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Pyle: Two right wings in American politics
This is an archived article that was published on sltrib.com in 2012, and information in the article may be outdated. It is provided only for personal research purposes and may not be reprinted.

"You keep using that word. I do not think it means what you think it means."

— Inigo Montoya, in "The Princess Bride"

Practically from the day he splashed onto the scene eight years ago, Barack Obama has been derided as a "socialist."

Let's see. Private-sector job creation up. Auto industry rescued. Dow Jones Industrial Average up. Signature piece of domestic legislation centered on the idea that everyone must purchase a product from private-sector corporations that would not even exist in a truly collectivist society.

It can be hard to see why such unrepentant capitalists as Mitt Romney would even want to run against Obama and threaten this streak.

The big banks have been getting bigger. Not one of the Wall Street denizens personally responsible for the biggest economic collapse since 1929 has been called to account. The fines and settlements assessed to cheating mortgage lenders have been no more than eraser shavings on the balance sheets.

Not that any of that would get better if we turned out the incumbent for Romney. Clearly, it would all get much worse. That, plus restrictions on abortion, a return to torture and a high likelihood of a war with Iran.

Obamacare, roundly and falsely decried as a "government take-over of health care," has not nationalized a single hospital or put a single doctor on the government payroll. What it is designed to do is to place some common-sense/human-decency rules on the marketing and delivery of health insurance in a manner not so different than the regulations other industries have dealt with for decades.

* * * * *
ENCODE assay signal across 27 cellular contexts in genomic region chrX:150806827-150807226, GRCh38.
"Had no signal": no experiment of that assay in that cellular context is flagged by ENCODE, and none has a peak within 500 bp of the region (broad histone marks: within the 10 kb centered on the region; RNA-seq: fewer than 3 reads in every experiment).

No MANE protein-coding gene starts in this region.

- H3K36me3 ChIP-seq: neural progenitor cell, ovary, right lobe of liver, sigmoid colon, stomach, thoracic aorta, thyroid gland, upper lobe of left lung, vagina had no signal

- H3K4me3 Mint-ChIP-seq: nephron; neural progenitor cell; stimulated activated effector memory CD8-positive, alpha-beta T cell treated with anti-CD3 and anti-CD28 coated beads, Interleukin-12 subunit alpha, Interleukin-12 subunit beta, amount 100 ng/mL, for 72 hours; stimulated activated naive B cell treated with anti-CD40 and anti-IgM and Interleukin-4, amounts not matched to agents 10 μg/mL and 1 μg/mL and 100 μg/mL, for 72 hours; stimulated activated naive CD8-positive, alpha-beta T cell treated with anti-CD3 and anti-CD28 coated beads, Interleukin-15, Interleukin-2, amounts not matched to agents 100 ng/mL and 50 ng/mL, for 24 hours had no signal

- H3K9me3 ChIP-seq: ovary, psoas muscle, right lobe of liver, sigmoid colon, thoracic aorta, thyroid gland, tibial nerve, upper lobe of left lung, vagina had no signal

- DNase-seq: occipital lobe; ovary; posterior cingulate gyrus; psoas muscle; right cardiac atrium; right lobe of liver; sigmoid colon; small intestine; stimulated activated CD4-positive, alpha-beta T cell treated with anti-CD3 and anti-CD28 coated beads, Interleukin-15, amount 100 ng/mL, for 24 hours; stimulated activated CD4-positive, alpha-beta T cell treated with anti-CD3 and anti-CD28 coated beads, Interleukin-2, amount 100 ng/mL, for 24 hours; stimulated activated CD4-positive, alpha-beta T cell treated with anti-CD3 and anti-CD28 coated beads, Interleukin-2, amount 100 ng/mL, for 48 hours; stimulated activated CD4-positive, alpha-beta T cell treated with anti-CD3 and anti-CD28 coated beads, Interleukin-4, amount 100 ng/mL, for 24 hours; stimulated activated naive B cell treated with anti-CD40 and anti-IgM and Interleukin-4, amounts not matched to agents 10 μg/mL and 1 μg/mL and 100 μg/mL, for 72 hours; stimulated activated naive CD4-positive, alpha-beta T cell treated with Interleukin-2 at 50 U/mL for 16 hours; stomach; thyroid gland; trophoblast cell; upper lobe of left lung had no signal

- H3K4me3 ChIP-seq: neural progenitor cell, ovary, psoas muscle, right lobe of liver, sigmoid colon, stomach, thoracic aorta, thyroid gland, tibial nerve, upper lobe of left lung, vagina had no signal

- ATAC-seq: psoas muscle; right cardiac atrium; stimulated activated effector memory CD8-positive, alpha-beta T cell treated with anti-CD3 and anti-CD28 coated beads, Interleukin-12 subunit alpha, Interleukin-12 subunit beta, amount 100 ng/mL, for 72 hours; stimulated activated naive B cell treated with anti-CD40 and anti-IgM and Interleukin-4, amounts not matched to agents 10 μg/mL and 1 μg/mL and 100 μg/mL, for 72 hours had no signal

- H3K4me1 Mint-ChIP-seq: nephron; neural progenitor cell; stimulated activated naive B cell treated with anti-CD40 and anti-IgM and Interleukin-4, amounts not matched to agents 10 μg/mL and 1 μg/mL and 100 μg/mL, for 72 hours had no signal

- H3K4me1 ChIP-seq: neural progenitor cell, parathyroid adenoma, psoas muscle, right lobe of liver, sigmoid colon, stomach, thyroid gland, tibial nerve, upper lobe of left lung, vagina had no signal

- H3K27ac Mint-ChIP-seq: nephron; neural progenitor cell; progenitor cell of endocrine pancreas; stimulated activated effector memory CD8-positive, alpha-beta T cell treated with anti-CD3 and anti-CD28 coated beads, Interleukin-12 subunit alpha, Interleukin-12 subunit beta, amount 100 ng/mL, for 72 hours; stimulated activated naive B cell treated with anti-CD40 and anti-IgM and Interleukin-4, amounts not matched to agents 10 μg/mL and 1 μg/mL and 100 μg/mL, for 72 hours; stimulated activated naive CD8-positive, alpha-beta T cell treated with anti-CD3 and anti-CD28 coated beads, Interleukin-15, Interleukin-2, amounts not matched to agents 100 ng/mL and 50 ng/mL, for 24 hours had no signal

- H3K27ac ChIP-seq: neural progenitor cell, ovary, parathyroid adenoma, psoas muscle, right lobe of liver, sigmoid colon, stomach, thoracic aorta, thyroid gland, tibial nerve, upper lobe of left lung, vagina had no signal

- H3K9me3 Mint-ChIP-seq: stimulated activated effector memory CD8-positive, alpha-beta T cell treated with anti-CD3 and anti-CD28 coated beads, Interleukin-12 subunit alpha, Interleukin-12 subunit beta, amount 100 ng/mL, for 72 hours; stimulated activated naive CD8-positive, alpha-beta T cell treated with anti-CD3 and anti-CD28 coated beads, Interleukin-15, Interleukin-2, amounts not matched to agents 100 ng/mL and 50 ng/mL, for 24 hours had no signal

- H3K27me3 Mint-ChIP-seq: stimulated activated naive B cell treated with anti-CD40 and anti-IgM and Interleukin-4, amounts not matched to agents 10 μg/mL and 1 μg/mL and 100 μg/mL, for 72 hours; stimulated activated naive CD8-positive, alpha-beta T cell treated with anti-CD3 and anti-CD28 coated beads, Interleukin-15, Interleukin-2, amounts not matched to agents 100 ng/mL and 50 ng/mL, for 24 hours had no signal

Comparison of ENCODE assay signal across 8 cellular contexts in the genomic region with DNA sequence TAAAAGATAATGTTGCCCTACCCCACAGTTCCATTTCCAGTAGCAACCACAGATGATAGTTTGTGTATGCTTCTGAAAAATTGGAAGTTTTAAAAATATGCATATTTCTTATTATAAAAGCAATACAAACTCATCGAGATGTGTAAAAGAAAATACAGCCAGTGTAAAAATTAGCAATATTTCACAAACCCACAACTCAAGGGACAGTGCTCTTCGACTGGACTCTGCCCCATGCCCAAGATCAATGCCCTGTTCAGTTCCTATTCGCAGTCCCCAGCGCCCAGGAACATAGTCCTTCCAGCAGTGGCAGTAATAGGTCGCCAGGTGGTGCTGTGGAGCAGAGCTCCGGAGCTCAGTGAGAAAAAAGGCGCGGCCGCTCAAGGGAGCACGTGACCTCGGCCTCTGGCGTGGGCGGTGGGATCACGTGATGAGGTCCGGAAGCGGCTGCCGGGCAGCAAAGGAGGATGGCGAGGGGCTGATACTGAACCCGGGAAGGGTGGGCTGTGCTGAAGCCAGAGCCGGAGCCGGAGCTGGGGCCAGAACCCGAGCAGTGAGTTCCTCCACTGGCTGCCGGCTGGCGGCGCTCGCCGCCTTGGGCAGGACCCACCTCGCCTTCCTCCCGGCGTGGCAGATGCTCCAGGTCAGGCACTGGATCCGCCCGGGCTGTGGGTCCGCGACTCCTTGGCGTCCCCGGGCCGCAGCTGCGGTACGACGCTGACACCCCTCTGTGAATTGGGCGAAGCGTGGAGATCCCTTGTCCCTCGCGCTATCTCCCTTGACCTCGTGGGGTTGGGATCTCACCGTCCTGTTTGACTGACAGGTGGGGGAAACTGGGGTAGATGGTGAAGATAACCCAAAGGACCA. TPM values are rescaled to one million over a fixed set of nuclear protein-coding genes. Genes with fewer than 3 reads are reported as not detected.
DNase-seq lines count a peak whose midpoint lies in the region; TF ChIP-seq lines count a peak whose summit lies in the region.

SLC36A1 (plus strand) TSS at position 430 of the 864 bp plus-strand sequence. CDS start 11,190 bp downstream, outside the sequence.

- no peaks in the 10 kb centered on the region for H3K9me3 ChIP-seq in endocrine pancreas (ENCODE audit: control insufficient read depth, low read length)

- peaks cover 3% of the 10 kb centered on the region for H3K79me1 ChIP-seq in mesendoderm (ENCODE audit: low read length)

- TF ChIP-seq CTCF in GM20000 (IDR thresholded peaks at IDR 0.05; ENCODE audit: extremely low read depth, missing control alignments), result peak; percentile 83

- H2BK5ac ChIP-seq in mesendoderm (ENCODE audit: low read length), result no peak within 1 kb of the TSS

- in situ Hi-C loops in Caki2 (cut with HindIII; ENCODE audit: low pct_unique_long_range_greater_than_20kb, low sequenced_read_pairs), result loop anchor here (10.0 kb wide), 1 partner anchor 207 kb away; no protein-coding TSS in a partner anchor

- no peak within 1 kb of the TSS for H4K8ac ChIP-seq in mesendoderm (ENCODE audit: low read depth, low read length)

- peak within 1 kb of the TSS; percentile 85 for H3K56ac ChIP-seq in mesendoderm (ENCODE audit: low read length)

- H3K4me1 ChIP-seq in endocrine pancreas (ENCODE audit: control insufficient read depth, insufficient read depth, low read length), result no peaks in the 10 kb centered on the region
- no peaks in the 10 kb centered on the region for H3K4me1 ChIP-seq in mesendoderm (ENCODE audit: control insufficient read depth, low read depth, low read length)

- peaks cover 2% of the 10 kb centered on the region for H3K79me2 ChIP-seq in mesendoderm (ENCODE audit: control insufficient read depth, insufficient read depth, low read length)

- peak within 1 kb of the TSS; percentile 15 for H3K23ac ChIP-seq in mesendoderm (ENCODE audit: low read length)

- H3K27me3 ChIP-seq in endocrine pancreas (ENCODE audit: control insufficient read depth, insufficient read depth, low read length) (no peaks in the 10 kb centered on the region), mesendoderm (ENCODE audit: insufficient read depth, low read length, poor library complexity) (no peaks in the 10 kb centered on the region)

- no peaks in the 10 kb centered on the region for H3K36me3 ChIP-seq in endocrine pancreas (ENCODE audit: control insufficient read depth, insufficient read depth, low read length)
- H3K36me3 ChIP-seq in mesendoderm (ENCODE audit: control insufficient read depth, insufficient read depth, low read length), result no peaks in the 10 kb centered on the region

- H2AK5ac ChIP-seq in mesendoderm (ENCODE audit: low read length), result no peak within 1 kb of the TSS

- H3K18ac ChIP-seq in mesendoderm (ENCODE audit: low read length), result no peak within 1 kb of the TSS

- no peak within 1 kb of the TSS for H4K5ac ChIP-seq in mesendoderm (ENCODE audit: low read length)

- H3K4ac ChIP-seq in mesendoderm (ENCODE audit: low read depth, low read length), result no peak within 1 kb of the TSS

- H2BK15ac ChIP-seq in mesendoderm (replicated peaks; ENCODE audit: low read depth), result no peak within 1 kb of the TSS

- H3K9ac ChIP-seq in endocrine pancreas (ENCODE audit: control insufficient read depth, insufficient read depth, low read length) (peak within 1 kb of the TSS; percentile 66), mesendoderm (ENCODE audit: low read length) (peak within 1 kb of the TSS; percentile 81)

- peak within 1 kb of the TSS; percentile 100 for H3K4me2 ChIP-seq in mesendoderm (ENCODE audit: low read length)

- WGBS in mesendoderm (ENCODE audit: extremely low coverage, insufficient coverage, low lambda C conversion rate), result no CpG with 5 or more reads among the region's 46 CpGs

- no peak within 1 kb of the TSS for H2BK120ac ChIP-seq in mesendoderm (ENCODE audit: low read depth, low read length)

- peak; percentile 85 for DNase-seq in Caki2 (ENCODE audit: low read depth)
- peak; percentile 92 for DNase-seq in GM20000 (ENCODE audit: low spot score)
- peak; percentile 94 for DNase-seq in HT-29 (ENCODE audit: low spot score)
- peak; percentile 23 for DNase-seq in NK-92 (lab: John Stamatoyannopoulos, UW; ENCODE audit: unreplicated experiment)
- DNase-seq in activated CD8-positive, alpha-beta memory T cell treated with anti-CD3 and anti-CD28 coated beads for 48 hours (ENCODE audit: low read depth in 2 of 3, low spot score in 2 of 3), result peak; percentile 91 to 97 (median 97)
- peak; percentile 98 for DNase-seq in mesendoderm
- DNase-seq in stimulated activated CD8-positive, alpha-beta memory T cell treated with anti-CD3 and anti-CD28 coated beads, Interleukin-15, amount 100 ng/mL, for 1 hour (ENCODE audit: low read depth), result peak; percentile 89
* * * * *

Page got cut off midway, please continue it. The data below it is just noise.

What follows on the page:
In creating the existing version of Obamacare, Obama even negotiated away the idea of a public option. That would have been a government-run insurance plan that could compete with, and hold down the price of, nongovernment health plans.

A public option would have been less socialist than Medicare, because it would be, well, optional, while paying payroll taxes for Medicare is mandatory. But it was too much for the real powers that be in health care — none of whom work for any government agency — to swallow. So it was out.

Another knock on Obama has been his use of taxpayer money to boost the chances of green energy companies. One of them was the much-derided solar-cell maker Solyndra, which went bankrupt when its crony capitalism deal — which is what, at worst, it was — was undercut by crony capitalist outfits in China.

This isn't a clash between capitalism and socialism. It's just differing over whose cronies will be at the trough. And that's been part of American politics since our politicians wore wigs with pigtails.

Speaking of George Washington, one of the more hilarious attacks on Obama is the one in the book and movie by an odd scholar named Dinesh D'Souza. In a book called The Roots of Obama's Rage and a film titled "2016: Obama's America," D'Souza describes Obama as a threat to the American way of life because he is, get this, "an anti-colonialist." Well, so were the first seven people to hold Obama's job.

(D'Souza, by the way, is the same guy who argued that America had 9/11 coming because its global promotion of sexual depravity rightly offended the Muslim world. And the guy who just resigned his post as president of a religious university when it came out that he became engaged to one woman while still married to another.)

There is no real left wing in American politics. Arguably, there never was. Just one right wing that favors relatively progressive taxation and some rights for women, gays and workers, and one that doesn't.

George Pyle, a Tribune editorial writer, will entertain crony capitalism proposals at gpyle@sltrib.com or via Facebook at facebook.com/stateofthedebate.

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